In any organization, people represent the greatest possible assets in maintaining an active level of security. At the same time, people represent the greatest threats to information security. No security program can be effective without maintaining employee awareness and motivation.
STANDARD. Each agency shall prepare a security manual that lists the agency's security policies and procedures. All agency personnel shall be required to provide written acknowledgement that they have received, read and understand the security policies and procedures. The agency head, or the information resources manager acting on delegated authority, shall determine how often this written acknowledgement must be renewed.
GUIDELINES. The manual should:
1. Describe the roles and responsibilities of the agency head, Information Security Officer, data processing managers, program managers, internal auditors, and other technical and program personnel with respect to security and risk management.
2. Affirm that all personnel have a responsibility for maintaining the security and confidentiality of the agency's information assets and that each individual must comply with the agency's information security policies, and procedures.
3. Describe the general roles and responsibilities of the owners, custodians, and users of information within the agency.
4. Inform staff regarding the oversight responsibilities of internal and control agency auditors in terms of reviewing the adequacy of the agency's information security policies and procedures.
5. Identify and discuss the disciplinary actions that will occur if personnel do not comply with security policies and procedures. (Disciplinary actions must be in accordance with state statute and policy.)
6. List procedures to ensure that new employees are knowledgeable about, understand their role in, and acknowledge agency security policies and procedures.
7. List procedures whereby all employees review, on an annual basis, the agency's security policies and procedures. At the time of this review, the employee should acknowledge in writing that he or she is aware of and understands agency security policies and procedures.
The manual should avoid references to people, places, or things that frequently change within the organization. For example, avoid using individual names or system acronyms. Instead, describe the agency's security policies and procedures in terms of program goals and job functions.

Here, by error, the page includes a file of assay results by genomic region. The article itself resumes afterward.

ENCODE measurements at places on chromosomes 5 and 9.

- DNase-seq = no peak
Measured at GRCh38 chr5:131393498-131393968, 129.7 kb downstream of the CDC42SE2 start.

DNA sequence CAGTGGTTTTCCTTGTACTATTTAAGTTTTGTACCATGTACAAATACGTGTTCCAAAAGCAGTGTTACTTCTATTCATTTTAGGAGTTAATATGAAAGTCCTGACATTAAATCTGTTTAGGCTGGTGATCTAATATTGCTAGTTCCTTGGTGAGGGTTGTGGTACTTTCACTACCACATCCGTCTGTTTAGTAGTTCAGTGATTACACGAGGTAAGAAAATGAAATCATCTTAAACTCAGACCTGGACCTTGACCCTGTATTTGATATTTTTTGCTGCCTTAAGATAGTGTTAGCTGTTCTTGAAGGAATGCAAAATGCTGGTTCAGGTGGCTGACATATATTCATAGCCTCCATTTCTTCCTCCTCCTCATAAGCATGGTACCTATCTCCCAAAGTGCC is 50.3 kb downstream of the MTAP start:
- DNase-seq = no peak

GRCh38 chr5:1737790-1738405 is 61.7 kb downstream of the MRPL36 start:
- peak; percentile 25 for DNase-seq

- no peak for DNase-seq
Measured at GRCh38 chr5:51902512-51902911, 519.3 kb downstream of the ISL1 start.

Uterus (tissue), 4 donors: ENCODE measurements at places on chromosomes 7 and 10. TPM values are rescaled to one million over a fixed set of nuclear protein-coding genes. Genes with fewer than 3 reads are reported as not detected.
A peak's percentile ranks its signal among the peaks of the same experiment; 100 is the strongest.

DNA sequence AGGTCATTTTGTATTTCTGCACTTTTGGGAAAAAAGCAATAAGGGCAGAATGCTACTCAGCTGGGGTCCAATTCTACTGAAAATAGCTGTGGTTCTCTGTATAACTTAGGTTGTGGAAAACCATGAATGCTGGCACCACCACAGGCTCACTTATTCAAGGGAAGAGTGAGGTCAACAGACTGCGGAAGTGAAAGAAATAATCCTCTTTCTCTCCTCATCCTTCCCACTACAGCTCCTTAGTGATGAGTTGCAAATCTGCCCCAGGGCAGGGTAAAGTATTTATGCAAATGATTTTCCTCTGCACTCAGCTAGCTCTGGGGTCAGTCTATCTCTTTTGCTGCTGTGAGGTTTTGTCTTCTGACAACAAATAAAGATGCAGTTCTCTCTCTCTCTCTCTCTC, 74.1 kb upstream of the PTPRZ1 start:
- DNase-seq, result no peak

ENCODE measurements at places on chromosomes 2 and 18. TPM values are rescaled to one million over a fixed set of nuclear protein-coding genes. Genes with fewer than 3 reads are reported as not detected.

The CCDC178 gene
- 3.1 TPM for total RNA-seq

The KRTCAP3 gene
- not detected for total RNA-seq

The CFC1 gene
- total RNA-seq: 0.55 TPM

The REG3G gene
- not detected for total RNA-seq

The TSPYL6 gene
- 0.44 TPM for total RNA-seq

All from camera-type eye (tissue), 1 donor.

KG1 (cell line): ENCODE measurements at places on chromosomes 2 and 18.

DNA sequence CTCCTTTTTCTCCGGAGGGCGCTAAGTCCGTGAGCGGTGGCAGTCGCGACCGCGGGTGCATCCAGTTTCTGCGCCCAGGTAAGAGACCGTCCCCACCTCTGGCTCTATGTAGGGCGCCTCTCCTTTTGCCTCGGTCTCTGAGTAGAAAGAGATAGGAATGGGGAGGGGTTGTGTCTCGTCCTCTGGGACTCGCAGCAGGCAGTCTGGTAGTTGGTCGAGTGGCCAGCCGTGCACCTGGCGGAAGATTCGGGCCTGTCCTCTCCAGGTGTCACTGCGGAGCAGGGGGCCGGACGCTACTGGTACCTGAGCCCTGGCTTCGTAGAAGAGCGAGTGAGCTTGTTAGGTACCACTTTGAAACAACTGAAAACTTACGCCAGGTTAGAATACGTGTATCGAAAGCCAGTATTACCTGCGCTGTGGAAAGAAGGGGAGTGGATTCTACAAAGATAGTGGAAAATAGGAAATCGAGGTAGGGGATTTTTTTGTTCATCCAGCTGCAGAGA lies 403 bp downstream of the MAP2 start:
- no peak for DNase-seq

Every employee should be held responsible for information security to the degree that the duties of the job require the use of information and associated systems. Fulfillment of security responsibilities should be mandatory and violations of security policies, procedures, and/or requirements may be cause for disciplinary action, up to and including dismissal, civil penalties, or criminal penalties per the relevant federal laws or Texas statutes.
Individual positions should be analyzed to determine the potential vulnerabilities associated with work in those positions. In some cases it may be appropriate for agencies to designate classes of employment as being positions of special trust or responsibility. It may also be appropriate to designate locations as sensitive and require appropriate procedures and safeguards for all employees whose duties include access to those areas.
STANDARD. Each agency shall establish procedures for reviewing information resource functions to determine which positions require special trust or responsibilities.
GUIDELINES. The review procedures should be based on risk analysis and should consider the following criteria:
1. Whether the assigned duties bring the person occupying the position into contact with information which is, or may reasonably be expected to be:
a. Required by law to be kept confidential.
b. Related to security systems, procedures, or reports, or other information which may reveal state security systems.
c. Valuable to persons outside the organizational unit employing the individual.
d. Readily convertible to a form which is valuable to persons outside the organizational unit employing the individual.
e. Required by the state to continue its critical information processing activities, whether such information is confidential or public.
f. Entrusted to the state under a licensing agreement or by similar means, and which remains proprietary to others, and which may be subject to laws protecting copyrights, patents, or trade secrets.
2. Whether the assigned duties bring the person occupying the position into contact with information resources which are necessary for the continued operation of critical information processing activities.
3. The degree of independence of the position, and whether the individual occupying the position is capable, by acting alone and without further review or approval, to direct or influence the disposition of state assets.
STANDARD. Agencies shall use non-disclosure agreements to document the acceptance by employees and contractors of special information security requirements as defined by agency standards and risk management decisions.
1. All persons occupying positions of special trust or responsibility;
a. Should acknowledge, by signing a non-disclosure agreement, that their duties will bring them into contact with information or information resources that are of value to the state and that require protection,
b. Should be required to uphold the policies and procedures adopted to safeguard the information and associated resources that may be entrusted to them, or that they may come into contact with, and,
c. Should be required to agree to report violations of policies or procedures to their supervisor, their Information Security Function, or other person designated by the agency head.
2. Copies of non-disclosure agreements should be maintained in employee or contract files, and the agreements should be updated at least annually. A discussion of the terms of the agreement should be conducted with new employees upon hiring, and with terminating employees.
3. In addition to persons occupying positions of special trust or responsibility or occupying positions in sensitive locations, agency management may require other information processing users to sign non-disclosure agreements in accordance with this requirement.